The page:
The surge in popularity may have something to do with TV chef Hugh Fearnley-Whittingstall's creation of a ten-bird roast on his show two years ago.
He stuffed an 18lb turkey with a goose, duck, mallard, guinea fowl, chicken, pheasant, partridge, pigeon and woodcock - producing a remarkable Russian doll-like dish.
But now his effort, inspired by recipes dating from Tudor times, has been dwarfed by a behemoth containing no fewer than 48 birds of 12 different species.
This massive roast, the proud creation of Devon farmer Anne Petch, weighs almost four stone (more than most airlines' baggage allowance), costs £665, and has enough meat to serve 125 people.
Fowl task: Anne Petch and butcher John Myrda prepare the monster
It contains about 50,000 calories and takes more than eight hours to cook in an industrialducksized oven.
Anne, who runs the Heal Farm shop near Kings Nympton, said: "The True Love Roast has a bird for each of the 12 days of Christmas.
"It uses skinless breast meat from several birds of each species with flavours that work well together."
The roast contains turkey, goose, chicken, pheasant, partridge, pigeon squab, Aylesbury duck, Barbary duck, poussin, guinea fowl, mallard-and quail with herb and fruit stuffings.
Anne added: "It takes about 45 minutes to build the roast. However, it takes at least three hours before that to bone the birds and another couple of days to make all the stuffings.
"We've been making smaller multibird roasts for a while, but I wanted something with a real wow factor.
"It was only when I was halfway through the first prototype that I realised what a crazy idea it was. But I still think that next year we'll have something even more spectacular, perhaps a 21-bird roast.
"These sorts of things used to be made with great bustards and swans, but they are protected birds now."
To put the True Love Roast to the taste test, we took it to the Royal Automobile Club in Pall Mall, London - home to a mammoth convection oven capable of cooking our monster.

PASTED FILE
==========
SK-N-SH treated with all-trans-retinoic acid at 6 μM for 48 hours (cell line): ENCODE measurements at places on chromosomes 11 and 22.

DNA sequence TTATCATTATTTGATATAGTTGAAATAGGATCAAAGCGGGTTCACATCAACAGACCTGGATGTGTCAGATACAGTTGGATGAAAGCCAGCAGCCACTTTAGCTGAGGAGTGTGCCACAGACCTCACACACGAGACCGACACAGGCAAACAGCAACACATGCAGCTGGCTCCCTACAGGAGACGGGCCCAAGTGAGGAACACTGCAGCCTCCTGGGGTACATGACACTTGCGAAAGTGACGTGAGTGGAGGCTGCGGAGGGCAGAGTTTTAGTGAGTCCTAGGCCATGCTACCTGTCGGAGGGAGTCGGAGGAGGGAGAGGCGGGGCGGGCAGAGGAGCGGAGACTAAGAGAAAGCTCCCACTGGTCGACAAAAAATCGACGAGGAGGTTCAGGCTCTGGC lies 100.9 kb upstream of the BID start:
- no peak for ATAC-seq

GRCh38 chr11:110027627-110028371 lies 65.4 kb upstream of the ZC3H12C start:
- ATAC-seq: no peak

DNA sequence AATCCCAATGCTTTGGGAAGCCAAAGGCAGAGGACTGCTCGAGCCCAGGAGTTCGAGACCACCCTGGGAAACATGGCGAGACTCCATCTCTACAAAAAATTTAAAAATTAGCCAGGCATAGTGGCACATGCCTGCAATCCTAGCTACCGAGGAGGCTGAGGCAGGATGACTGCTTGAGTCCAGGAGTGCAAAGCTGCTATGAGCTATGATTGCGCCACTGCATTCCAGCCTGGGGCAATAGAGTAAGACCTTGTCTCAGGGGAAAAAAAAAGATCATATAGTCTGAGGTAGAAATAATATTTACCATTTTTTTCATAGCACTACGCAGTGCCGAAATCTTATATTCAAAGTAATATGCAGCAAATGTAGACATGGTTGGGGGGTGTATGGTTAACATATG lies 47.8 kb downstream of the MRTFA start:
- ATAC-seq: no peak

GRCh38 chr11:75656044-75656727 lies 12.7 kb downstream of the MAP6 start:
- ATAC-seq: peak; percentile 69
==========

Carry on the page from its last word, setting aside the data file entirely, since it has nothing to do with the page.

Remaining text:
1. Turkey, 2. Goose, 3. Barbary duck, 4. Guinea fowl, 5. Mallard, 6. Poussin, 7. Quail, 8. Partridge, 9. Pigeon squab, 10. Pheasant, 11. Chicken, 12. Aylesbury duck
Chef Phillip Corrick said: "I was taken aback by the sheer bulk of meat. Something of this size is difficult to cook because it could get very dry, but in the end, I was surprised.
"It was very moist and had an interesting mix of textures and flavours. All the citrus stuffings cut through the strong gamey flavours really well.
"I'd happily eat this on Christmas Day. But I found that although the game has some powerful flavours, it's difficult to distinguish-which is which because the flavours mingle together.
"I think a better result could be achieved by simply taking the four most distinctive-tasting birds - the goose, the Aylesbury duck, the turkey and either the pheasant or partridge.
"As it is, this is more interesting than turkey, but not very practical.
"There's no doubt it's a very impressive thing to serve. But much as I enjoyed it, the impression is better than the taste."
Food historian Ivan Day said that despite popular opinion, multi-bird feasts were historically cooked in pies, rather than roasted because with the real fires of the era, rather than ovens, the outer meat would have become dry and tough.
"These pies would have given Bill Oddie nightmares," he said: "There was one baked for the Earl of Lonsdale in 1753 after which there must have been not a single bird singing for miles.
"It had dozens of things like yellowhammers in it and weighed 20 stone."
Jim will be very busy over Christmas looking after the boaters here at the Marina in Guatemala, they come from all over the world and some of the kids are worried that you will have no chimney to come down, they only have masts on their boats! Please will you send him a note to show them so that they can quit worrying! I would be very grateful indeed. Love Gerry(for Jim)x
PS I know he would like a tall slim blonde in his stocking please. He has been a VERY good boy this year!
And...on Christmas Eve we can all track Santa's journey around the earth in 3D via google, wow!
Tuesday, 18 December 2007